US Testing 3 Drugs to Tamp Down Coronavirus

The U.S. National Institutes of Health says the study will enroll 2,100 hospitalized adults with moderate to severe COVID-19.

A bottle containing the drug Remdesivir is shown by a health worker at the Institute of Infectology of Kenezy Gyula Teaching Hospital of the University of Debrecen in Debrecen, Hungary, Thursday Oct. 15, 2020. The drug developed by the Budapest based Chemical Works of Gedeon Richter Plc., is administered to novel coronavirus patients in serious condition as a clinical test to stop the replication of the virus.
A bottle containing the drug Remdesivir is shown by a health worker at the Institute of Infectology of Kenezy Gyula Teaching Hospital of the University of Debrecen in Debrecen, Hungary, Thursday Oct. 15, 2020. The drug developed by the Budapest based Chemical Works of Gedeon Richter Plc., is administered to novel coronavirus patients in serious condition as a clinical test to stop the replication of the virus.
Zsolt Czegledi/MTI via AP

WASHINGTON — U.S. government officials are launching a new study testing three drugs to tamp down an overactive response by the immune system that can cause severe illness or death in people with COVID-19.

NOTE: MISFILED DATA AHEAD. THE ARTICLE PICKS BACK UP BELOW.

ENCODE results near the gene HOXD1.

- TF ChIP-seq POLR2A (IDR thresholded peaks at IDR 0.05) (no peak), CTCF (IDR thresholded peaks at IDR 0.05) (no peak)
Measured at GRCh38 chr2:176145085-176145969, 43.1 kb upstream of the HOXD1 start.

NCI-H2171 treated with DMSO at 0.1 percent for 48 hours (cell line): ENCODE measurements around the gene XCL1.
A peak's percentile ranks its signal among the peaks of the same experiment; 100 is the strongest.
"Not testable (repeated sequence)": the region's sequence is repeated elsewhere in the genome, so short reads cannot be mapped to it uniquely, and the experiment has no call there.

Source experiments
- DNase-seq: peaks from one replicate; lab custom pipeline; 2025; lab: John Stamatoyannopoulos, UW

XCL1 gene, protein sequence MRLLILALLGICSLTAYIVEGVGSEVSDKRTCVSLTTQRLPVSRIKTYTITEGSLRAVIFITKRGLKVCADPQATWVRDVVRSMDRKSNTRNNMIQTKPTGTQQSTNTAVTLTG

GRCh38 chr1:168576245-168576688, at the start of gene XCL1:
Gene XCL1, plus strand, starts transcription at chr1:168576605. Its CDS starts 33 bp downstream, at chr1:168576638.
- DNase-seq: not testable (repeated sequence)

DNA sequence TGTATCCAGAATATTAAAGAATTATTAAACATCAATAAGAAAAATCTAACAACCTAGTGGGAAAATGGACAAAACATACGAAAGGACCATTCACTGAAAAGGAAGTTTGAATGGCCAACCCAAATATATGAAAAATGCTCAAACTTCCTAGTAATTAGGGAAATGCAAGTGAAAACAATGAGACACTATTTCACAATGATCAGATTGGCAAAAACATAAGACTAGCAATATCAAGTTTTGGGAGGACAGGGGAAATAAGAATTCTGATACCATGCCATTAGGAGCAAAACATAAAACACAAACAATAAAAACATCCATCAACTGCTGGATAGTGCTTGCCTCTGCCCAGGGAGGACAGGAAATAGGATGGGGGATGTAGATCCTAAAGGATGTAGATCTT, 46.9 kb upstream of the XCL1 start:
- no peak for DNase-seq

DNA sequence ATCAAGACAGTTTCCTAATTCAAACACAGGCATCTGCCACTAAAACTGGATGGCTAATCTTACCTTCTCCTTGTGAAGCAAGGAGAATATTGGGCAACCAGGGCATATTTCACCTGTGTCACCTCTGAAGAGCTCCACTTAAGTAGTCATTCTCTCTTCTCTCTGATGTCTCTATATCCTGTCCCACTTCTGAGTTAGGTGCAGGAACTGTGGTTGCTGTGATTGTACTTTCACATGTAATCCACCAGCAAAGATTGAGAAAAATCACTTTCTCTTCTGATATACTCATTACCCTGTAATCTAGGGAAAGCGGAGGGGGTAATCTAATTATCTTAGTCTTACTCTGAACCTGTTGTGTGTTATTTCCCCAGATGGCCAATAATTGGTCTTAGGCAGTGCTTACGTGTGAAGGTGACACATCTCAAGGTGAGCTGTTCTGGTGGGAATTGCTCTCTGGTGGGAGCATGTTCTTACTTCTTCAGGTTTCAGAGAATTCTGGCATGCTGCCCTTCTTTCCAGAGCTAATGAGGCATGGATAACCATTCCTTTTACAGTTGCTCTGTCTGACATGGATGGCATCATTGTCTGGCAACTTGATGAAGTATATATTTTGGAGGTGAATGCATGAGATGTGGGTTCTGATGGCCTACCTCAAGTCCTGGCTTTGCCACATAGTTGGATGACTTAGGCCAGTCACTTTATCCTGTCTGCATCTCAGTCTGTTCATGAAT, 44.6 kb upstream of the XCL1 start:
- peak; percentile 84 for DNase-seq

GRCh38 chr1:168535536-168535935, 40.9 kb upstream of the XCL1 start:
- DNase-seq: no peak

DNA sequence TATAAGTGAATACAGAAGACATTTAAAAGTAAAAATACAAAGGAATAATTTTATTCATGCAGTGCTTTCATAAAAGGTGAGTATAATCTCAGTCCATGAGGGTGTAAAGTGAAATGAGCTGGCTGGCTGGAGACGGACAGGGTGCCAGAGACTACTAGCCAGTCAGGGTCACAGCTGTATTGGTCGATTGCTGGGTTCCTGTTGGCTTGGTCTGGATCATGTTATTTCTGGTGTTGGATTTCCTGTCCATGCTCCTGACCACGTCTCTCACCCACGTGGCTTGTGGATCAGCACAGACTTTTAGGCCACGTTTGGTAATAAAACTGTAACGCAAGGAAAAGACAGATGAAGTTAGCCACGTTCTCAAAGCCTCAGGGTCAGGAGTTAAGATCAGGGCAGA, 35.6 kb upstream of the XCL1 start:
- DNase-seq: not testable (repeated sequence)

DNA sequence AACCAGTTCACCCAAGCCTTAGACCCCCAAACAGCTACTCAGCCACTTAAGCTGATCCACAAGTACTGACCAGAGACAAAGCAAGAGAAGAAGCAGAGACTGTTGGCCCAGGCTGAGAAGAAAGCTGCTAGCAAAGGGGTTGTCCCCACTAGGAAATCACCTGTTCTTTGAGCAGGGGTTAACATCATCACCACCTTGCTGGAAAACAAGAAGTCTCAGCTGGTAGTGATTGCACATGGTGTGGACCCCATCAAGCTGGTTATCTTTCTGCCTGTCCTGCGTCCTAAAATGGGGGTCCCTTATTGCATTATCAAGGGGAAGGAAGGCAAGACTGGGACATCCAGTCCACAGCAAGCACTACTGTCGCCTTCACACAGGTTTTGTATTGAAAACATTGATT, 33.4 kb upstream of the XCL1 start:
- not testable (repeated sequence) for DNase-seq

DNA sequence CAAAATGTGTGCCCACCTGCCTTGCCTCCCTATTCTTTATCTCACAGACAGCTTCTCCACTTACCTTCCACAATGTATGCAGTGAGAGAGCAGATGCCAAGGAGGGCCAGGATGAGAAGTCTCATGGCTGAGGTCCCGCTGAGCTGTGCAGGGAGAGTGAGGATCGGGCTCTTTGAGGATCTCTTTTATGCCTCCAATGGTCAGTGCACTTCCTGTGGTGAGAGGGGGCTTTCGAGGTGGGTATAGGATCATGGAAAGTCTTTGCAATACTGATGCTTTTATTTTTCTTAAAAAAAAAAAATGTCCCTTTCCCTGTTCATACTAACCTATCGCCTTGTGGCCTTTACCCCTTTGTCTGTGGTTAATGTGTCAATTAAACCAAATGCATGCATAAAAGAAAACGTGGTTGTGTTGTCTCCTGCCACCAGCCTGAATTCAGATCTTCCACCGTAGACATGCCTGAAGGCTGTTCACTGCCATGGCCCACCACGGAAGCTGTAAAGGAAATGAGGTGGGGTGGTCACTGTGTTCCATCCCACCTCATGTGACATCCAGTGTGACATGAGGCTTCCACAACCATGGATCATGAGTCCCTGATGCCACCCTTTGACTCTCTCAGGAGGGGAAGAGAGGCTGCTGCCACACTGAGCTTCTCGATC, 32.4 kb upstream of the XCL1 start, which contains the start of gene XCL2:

The U.S. National Institutes of Health says the study will enroll 2,100 hospitalized adults with moderate to severe COVID-19 in the United States and Latin America. All will get the antiviral drug remdesivir plus one of the three “immune-modulating drugs” or a placebo.

The drugs are Bristol Myers Squibb’s Orencia and Johnson & Johnson’s Remicade, which are sold now for rheumatoid arthritis and an experimental drug from AbbVie called cenicriviroc. The drugs work in different ways to inhibit “cytokine storm,” an overproduction of chemicals the body makes to fight infections that can damage lungs, kidneys, the heart and other organs.

“These are all different ways of slowing down an overactive immune system,” said NIH director Dr. Francis Collins.

The new study is the fifth and final one in a series of experiments designed by a private-public partnership that includes dozens of drug companies, nonprofit groups and various U.S. government departments. Other therapies being tested include antibody drugs, anti-inflammatory medicines and plasma from COVID-19 survivors.

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